Monday, June 22, 2015

Summer of Darkness: Johnny Eager(1941)

Robert Taylor and Lana Turner.

Let me just start off with my final judgement on this film; Johnny Eager is one of the most purely fun films I've seen as part of this project. It moves with a briskness of pace, it's plot is tightly wound, and its characterizations are enjoyable throughout. It may not break ground in the area of cinematic arts, but it doesn't need to. Johnny Eager sets out to entertain audiences with a gripping crime tale, and embraces the cliches of the genre instead of trying to skirt them. Though it does, in a way, subvert some of them, as I'll get to later. Johnny Eager is a pre-code crime film wrapped up in Hayes Code-era film noir trappings. A film noir variation on Public Enemy or Little Caesar, films whose 'crime doesn't pay' messages are undone by how much fun they make being a criminal appear.

Johnny Eager, the character this time, is not exactly a new invention. He's the criminal with a moral code, the smartest man in the room at all times. A man who uses his brains to destroy his enemies more than he uses his guns. He's a man who can be cruel and merciless, but is also kind and loyal to his subordinates, until they start thinking of crossing him. It's easy to run through a list of Johnny's crimes in this film and come to the conclusion that he's a heartless monster leaving nothing but tragic loss in his wake, but as played by Robert Taylor he becomes sympathetic to the point that the audience may find itself justifying his crimes in their minds. It's true that he kills those who threaten him, but it's also true that he'll find non-lethal solutions if given the chance. Johnny Eager typifies the sort of anti-hero criminal that would come to populate the crime pictures of the 60s and 70s, and at times feels like a prototype for the films of Martin Scorcese, Francis Ford Coppola, and Abel Ferrara.

Johnny Eager, the film, revels in the life of crime in a way that a lot of Hayes Code pictures wouldn't allow themselves. Johnny's life looks fun. By day he pretends to have put his criminal past behind him, working as a cabdriver and living with his sister. But at night, away from the eyes of his parole officer, he heads up a sprawling gambling syndicate with influence in nearly every social institution. The film that repeatedly came to mind as I watched this one was King of New York. Johnny Eager and Frank White have a lot in common, in both their ruthlesness and their implied moral code. Replace the hospital Frank is concerned with with the dog track Johnny Eager hopes to open, and King of New York could be a very(very!) loose remake.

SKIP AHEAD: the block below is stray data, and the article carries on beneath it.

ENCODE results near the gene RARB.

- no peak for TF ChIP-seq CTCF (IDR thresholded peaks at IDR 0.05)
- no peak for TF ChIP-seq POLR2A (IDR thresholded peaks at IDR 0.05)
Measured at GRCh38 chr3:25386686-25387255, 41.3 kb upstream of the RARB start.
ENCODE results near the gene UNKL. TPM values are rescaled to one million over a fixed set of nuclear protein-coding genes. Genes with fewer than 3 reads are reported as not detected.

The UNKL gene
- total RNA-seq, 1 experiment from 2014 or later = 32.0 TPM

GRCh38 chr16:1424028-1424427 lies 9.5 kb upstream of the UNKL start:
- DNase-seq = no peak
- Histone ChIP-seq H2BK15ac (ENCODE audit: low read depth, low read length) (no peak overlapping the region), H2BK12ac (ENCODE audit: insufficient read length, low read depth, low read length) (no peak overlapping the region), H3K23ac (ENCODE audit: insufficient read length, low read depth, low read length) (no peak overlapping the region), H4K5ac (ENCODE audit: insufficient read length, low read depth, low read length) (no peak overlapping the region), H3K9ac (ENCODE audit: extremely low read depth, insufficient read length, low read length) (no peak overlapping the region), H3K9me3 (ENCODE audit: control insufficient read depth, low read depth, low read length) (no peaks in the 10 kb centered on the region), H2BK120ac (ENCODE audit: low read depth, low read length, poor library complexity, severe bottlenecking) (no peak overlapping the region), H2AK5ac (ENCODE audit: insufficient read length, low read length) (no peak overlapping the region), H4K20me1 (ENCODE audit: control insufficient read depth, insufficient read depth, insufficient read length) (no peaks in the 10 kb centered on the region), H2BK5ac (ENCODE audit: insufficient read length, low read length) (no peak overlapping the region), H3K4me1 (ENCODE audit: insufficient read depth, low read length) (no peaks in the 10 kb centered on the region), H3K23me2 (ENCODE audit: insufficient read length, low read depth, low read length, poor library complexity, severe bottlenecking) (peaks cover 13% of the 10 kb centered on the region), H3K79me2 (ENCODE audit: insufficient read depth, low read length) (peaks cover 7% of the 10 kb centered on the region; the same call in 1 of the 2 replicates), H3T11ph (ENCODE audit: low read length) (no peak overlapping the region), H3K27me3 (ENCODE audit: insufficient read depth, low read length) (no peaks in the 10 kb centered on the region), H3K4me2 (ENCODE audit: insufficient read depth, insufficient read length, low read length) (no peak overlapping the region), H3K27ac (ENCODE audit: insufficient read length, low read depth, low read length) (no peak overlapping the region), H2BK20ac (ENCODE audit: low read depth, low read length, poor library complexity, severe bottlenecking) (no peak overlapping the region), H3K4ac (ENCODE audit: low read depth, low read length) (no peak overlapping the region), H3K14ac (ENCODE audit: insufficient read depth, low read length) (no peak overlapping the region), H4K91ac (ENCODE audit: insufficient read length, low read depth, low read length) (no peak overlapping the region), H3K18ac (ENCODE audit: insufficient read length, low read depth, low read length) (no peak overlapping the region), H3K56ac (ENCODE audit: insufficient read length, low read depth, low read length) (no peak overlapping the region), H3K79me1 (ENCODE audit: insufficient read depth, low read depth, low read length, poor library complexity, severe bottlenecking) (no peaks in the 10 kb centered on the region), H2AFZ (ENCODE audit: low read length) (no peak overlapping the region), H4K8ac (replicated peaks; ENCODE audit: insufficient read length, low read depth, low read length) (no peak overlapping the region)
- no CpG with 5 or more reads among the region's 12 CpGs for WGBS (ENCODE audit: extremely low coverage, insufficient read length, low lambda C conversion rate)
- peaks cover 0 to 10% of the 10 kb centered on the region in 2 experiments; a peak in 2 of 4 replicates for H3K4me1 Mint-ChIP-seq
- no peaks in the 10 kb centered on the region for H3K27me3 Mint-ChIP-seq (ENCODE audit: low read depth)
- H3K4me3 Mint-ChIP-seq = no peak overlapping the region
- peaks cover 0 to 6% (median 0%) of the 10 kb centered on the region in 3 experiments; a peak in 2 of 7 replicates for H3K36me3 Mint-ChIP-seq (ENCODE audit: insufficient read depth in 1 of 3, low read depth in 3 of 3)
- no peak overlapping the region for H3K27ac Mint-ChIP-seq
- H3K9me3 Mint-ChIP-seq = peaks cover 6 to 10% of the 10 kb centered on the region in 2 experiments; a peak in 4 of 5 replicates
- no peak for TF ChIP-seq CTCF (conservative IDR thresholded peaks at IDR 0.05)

I had so much fun watching Johnny outsmart his enemies that I forgot for awhile I was watching a Hayes Code film. It was entertaining watching Johnny get the upper hand on adversaries who continually thought he was down for the count, or who had seriously misjudged his deviousness, that I secretly hoped the film would find a way to skirt the restriction of the times that required all criminals to be brought to justice, or at least punishment, in the final reel. I knew his downfall was coming, but I didn't want to see it. Johnny was so much smarter than everyone else that to see him die in a hail of bullets seemed to be anticlimactic. Luckily, the film invests a bit more into it's finale than might be immediately apparent.

Yes, Johnny is punished for his crimes, but in the end it's his good deeds that lead to his fall from grace. It isn't the murders he's responsible for, it isn't the multiple crimes he's committed throughout the film, he's punished only once he tries to make amends to someone out of love. In the world of Johnny Eager, crime does pay, and it pays very well. As long as you remain clever and ruthless, as long as you form no meaningful attachments... well, in the words of the Geto Boys....

So, I realize now that I've not spoken about the plot at all, or even mentioned Lana Turner or Van Heflin. It should be clear, though, that I enjoyed the film quite a bit. But let me just add that Van Heflin, as Johnny's always-drunk Jiminy Cricket figure, deserved his Best Supporting Actor win.

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